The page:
|Publication number||US4611245 A|
|Application number||US 06/643,216|
|Publication date||Sep 9, 1986|
|Filing date||Oct 29, 1984|
|Priority date||Oct 29, 1984|
|Publication number||06643216, 643216, US 4611245 A, US 4611245A, US-A-4611245, US4611245 A, US4611245A|
|Original Assignee||The United States Of America As Represented By The Secretary Of The Navy|
|Export Citation||BiBTeX, EndNote, RefMan|
|Patent Citations (9), Referenced by (43), Classifications (8), Legal Events (5)|
|External Links: USPTO, USPTO Assignment, Espacenet|
The invention described herein may be manufactured and used by or for the Government of the United States of America for governmental purposes without the payment of any royalties thereon or therefor.
This application is related to a co-pending patent application in the United States Patent and Trademark Office Ser. No. 446,292 entitled "Real-Time Ultra-High Resolution Image Projection Display Using Laser-Addressed Liquid Crystal Light Valve".
This invention relates to large screen displays for presenting images to a number of viewers. More particularly this invention concerns a large screen display capable of operating in real-time at high resolution rates and the presentation of video information. In still greater particularity this invention provides for an electronic driven acousto-optic modulation of a coherent beam and its acousto-optic deflection in the X-direction and Y-direction to enable higher resolution portrayal of information at video rates on a remote screen.
The advantage of presenting information to a large group of viewers on a screen has long been appreciated. Educators and managers frequently use such displays when getting their point across. A noteworthy advance in this field is the display that was referenced above. Its use of the liquid crystal light valve to modulate the high intensity lamp to project the high-resolution image to the screen represents a need long felt in the art. The improved resolution afforded by its modulated coherent writing beam and the responsiveness of the liquid crystal light valve to modulate the incoherent light projection beam were largely responsible for its improved capability; however, the mechanical scanning arrangement shows disadvantages such as mirror facet errors, mechanical wobble, and realignment because of bearing wear and introduces limitations with respect to the resolution and the rate at which an effective presentation could be made.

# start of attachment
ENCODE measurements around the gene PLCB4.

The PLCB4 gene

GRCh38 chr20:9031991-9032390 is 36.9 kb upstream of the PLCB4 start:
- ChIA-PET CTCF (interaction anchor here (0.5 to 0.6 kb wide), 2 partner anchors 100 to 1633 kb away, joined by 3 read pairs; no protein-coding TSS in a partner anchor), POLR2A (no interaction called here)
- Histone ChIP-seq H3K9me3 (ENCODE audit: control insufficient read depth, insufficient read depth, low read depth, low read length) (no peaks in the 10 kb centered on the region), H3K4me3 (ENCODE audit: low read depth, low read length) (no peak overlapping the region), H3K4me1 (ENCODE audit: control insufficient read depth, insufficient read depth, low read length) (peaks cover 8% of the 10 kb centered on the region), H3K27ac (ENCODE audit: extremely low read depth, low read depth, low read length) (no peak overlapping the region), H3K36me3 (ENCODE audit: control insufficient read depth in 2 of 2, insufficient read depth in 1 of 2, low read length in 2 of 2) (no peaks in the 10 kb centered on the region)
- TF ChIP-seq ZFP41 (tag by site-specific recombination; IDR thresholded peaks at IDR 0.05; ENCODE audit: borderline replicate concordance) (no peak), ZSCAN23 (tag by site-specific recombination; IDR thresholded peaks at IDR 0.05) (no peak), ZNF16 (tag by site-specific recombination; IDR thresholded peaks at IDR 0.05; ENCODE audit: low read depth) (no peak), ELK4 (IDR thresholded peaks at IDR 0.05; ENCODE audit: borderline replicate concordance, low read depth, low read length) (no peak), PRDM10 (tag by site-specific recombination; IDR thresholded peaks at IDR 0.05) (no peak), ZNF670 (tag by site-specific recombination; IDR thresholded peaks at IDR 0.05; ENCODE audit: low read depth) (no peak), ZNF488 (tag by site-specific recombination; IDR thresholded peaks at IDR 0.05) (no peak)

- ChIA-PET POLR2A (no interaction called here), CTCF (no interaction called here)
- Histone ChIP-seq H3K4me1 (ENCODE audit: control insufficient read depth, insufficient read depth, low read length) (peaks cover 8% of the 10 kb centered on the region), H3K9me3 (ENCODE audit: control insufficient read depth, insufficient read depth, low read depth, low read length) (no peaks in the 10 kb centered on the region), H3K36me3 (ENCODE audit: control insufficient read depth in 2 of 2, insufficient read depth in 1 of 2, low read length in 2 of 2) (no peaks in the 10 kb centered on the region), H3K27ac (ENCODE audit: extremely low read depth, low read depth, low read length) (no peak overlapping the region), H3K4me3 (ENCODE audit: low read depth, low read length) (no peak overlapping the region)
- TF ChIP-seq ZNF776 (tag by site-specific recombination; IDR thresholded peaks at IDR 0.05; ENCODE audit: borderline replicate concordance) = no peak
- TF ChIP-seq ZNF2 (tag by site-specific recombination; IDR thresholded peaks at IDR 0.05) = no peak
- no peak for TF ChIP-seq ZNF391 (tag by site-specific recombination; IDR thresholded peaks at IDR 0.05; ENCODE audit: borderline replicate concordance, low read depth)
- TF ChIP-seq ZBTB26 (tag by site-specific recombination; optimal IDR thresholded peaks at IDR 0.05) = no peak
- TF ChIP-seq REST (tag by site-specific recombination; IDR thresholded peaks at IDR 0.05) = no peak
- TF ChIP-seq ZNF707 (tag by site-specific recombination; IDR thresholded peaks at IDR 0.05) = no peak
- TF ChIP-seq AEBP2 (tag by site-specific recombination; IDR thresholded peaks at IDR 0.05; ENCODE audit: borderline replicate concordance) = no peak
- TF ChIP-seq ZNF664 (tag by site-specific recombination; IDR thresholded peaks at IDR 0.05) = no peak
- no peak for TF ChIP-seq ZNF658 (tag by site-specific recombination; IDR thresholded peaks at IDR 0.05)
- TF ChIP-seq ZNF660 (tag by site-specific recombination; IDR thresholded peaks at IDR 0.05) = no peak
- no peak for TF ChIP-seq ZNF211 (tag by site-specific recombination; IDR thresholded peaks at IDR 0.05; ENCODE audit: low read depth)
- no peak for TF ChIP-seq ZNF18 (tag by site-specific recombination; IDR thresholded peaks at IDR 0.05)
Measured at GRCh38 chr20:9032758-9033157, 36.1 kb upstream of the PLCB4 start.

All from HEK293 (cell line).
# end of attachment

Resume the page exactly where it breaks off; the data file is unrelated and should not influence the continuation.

Several approaches for displaying information have been developed, among them being: U.S. Pat. No. 3,514,534 has a laser TV display system using Acousto-optic Bragg cells for both the laser modulator and for the horizontal deflector; but, for the vertical deflector a mechanical deflector is used to direct the beam onto a screen. U.S. Pat. No. 3,723,651 shows a laser beam modulated by a video signal and deflected by x and y deflectors to form an image on a transmissive liquid crystal light valve. The liquid crystal used operates in a transmissive dynamic scattering mode and used a flashlamp to alternately project the image then erasure of liquid crystal image at 60 images per second. The x and y deflector components are not identified. Another U.S. Pat. No. 3,727,001 has a real-time, two-dimensional imaging apparatus employing laser scanning of an acousto-optic array of elements and r.f. driven signals to convert an acoustic image pattern into a visual display. The U.S. Pat. No. 3,818,129 discloses a direct laser imaging device (no light valves) including beam shaping optics, laser modulators, laser projection optics, and employing more than one laser source to produce color displays. Another U.S. Pat. No. 3,894,182 provides a picture display device intensity modulating a light beam by a video signal and a light receiving surface is scanned employing mechanically driven mirrors. Still another U.S. Pat. No. 4,295,159 has a real time display device using a CRT driven liquid crystal light valve and associated projection optics.
Thus, there is a continuing need in the state-of-the-art for an all-solid-state optical scanning device with no mechanical moving parts device for stability and reliability of operation a high resolution in the neighborhood of 2,000 lines or higher at video scan rates to more effectively display information on a wide screen.